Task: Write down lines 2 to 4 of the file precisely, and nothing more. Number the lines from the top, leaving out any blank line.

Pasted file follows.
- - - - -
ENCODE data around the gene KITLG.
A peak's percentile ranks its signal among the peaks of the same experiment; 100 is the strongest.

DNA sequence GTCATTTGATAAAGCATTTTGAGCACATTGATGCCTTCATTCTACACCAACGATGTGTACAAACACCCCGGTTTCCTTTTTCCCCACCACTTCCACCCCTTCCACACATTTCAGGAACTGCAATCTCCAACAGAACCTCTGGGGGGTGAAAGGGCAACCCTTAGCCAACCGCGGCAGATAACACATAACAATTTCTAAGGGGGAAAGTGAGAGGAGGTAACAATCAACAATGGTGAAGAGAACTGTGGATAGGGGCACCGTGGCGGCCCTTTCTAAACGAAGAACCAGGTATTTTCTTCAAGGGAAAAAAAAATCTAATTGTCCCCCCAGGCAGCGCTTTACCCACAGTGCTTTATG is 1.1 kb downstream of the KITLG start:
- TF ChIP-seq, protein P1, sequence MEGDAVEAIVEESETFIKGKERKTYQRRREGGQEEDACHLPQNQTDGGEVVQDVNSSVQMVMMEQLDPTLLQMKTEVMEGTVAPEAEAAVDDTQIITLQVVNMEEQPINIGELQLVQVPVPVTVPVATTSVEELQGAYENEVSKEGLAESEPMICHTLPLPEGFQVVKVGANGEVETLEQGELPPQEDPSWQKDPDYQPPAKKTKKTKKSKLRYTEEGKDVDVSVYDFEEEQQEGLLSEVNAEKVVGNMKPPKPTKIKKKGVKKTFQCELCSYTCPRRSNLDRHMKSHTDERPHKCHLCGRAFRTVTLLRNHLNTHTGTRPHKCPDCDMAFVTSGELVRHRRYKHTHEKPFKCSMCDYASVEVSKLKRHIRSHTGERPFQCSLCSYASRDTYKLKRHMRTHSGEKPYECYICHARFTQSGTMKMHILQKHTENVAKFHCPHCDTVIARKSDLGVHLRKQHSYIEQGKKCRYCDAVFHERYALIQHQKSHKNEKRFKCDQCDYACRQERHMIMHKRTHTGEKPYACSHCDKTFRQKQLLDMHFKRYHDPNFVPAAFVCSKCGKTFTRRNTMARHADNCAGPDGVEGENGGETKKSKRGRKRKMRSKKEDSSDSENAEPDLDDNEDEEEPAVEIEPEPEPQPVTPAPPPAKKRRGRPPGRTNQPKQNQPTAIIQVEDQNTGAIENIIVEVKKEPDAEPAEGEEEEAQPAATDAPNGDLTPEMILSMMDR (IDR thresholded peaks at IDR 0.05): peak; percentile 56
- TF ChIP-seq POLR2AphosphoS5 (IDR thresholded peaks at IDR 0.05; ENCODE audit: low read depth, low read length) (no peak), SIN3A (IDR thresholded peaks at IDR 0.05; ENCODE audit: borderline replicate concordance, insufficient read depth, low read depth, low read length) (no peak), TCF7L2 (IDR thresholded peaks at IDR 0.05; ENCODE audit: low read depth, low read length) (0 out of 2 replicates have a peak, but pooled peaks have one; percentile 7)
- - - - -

A peak's percentile ranks its signal among the peaks of the same experiment; 100 is the strongest.

DNA sequence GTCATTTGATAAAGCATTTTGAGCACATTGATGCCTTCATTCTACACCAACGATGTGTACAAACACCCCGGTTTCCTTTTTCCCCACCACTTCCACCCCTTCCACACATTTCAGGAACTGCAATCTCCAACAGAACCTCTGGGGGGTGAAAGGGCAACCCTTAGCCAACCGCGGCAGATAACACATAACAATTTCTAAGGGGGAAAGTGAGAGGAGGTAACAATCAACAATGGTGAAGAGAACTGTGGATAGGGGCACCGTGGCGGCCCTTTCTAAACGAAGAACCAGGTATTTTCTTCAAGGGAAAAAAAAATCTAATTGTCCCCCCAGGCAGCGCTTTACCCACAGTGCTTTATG is 1.1 kb downstream of the KITLG start:
- TF ChIP-seq, protein P1, sequence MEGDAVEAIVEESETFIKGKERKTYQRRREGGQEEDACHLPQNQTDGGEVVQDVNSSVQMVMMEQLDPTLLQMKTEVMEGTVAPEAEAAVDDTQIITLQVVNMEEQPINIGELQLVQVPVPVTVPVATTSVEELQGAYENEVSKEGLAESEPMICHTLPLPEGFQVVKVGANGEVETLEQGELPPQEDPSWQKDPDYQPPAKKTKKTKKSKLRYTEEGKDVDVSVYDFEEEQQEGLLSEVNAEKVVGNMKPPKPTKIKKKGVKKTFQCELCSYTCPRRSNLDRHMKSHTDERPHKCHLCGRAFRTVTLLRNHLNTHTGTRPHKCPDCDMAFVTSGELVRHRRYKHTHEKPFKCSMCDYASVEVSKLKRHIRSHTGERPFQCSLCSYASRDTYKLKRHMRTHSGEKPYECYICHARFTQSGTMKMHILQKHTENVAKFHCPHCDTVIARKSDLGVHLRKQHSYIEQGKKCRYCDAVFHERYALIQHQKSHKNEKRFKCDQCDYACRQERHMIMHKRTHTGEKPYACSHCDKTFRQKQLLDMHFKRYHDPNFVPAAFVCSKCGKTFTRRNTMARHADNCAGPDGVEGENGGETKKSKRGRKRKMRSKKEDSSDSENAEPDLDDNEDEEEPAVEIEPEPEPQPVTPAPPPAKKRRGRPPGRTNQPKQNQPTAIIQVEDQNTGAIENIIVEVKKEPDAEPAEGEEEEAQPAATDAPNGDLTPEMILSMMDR (IDR thresholded peaks at IDR 0.05): peak; percentile 56